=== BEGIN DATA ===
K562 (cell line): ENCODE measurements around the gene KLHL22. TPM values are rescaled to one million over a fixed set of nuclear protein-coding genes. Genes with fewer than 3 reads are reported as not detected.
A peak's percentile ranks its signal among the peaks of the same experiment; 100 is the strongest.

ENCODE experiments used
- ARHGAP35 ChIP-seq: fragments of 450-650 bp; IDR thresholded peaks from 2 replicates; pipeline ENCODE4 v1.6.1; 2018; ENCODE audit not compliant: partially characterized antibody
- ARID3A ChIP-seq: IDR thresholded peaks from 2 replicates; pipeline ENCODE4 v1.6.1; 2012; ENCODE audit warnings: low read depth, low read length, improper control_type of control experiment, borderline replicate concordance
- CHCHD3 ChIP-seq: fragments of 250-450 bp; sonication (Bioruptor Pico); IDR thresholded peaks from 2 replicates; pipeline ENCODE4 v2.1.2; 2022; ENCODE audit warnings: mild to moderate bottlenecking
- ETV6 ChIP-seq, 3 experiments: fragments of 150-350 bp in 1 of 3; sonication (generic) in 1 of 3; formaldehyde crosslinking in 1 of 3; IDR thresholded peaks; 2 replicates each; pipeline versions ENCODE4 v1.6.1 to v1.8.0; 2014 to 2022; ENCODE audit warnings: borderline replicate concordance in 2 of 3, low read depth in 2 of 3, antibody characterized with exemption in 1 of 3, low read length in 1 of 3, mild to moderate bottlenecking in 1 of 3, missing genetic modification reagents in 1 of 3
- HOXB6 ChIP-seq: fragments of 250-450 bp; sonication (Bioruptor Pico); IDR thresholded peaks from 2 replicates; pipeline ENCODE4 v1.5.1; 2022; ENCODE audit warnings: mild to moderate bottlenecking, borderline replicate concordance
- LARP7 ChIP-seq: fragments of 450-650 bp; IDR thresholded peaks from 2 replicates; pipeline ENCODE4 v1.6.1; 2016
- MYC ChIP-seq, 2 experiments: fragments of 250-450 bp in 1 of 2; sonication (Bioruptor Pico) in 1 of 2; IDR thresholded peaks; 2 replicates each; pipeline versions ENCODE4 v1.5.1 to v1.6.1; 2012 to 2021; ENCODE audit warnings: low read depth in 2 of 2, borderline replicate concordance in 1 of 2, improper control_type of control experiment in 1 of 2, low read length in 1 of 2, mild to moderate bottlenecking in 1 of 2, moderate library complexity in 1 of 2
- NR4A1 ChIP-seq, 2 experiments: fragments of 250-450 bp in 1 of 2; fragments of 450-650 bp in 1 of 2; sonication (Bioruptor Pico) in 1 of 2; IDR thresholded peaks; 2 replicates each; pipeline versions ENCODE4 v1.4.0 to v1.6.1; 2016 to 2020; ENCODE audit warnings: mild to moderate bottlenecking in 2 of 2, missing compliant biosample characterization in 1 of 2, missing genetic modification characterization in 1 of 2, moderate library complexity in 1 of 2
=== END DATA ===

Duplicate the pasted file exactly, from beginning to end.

K562 (cell line): ENCODE measurements around the gene KLHL22. TPM values are rescaled to one million over a fixed set of nuclear protein-coding genes. Genes with fewer than 3 reads are reported as not detected.
A peak's percentile ranks its signal among the peaks of the same experiment; 100 is the strongest.

ENCODE experiments used
- ARHGAP35 ChIP-seq: fragments of 450-650 bp; IDR thresholded peaks from 2 replicates; pipeline ENCODE4 v1.6.1; 2018; ENCODE audit not compliant: partially characterized antibody
- ARID3A ChIP-seq: IDR thresholded peaks from 2 replicates; pipeline ENCODE4 v1.6.1; 2012; ENCODE audit warnings: low read depth, low read length, improper control_type of control experiment, borderline replicate concordance
- CHCHD3 ChIP-seq: fragments of 250-450 bp; sonication (Bioruptor Pico); IDR thresholded peaks from 2 replicates; pipeline ENCODE4 v2.1.2; 2022; ENCODE audit warnings: mild to moderate bottlenecking
- ETV6 ChIP-seq, 3 experiments: fragments of 150-350 bp in 1 of 3; sonication (generic) in 1 of 3; formaldehyde crosslinking in 1 of 3; IDR thresholded peaks; 2 replicates each; pipeline versions ENCODE4 v1.6.1 to v1.8.0; 2014 to 2022; ENCODE audit warnings: borderline replicate concordance in 2 of 3, low read depth in 2 of 3, antibody characterized with exemption in 1 of 3, low read length in 1 of 3, mild to moderate bottlenecking in 1 of 3, missing genetic modification reagents in 1 of 3
- HOXB6 ChIP-seq: fragments of 250-450 bp; sonication (Bioruptor Pico); IDR thresholded peaks from 2 replicates; pipeline ENCODE4 v1.5.1; 2022; ENCODE audit warnings: mild to moderate bottlenecking, borderline replicate concordance
- LARP7 ChIP-seq: fragments of 450-650 bp; IDR thresholded peaks from 2 replicates; pipeline ENCODE4 v1.6.1; 2016
- MYC ChIP-seq, 2 experiments: fragments of 250-450 bp in 1 of 2; sonication (Bioruptor Pico) in 1 of 2; IDR thresholded peaks; 2 replicates each; pipeline versions ENCODE4 v1.5.1 to v1.6.1; 2012 to 2021; ENCODE audit warnings: low read depth in 2 of 2, borderline replicate concordance in 1 of 2, improper control_type of control experiment in 1 of 2, low read length in 1 of 2, mild to moderate bottlenecking in 1 of 2, moderate library complexity in 1 of 2
- NR4A1 ChIP-seq, 2 experiments: fragments of 250-450 bp in 1 of 2; fragments of 450-650 bp in 1 of 2; sonication (Bioruptor Pico) in 1 of 2; IDR thresholded peaks; 2 replicates each; pipeline versions ENCODE4 v1.4.0 to v1.6.1; 2016 to 2020; ENCODE audit warnings: mild to moderate bottlenecking in 2 of 2, missing compliant biosample characterization in 1 of 2, missing genetic modification characterization in 1 of 2, moderate library complexity in 1 of 2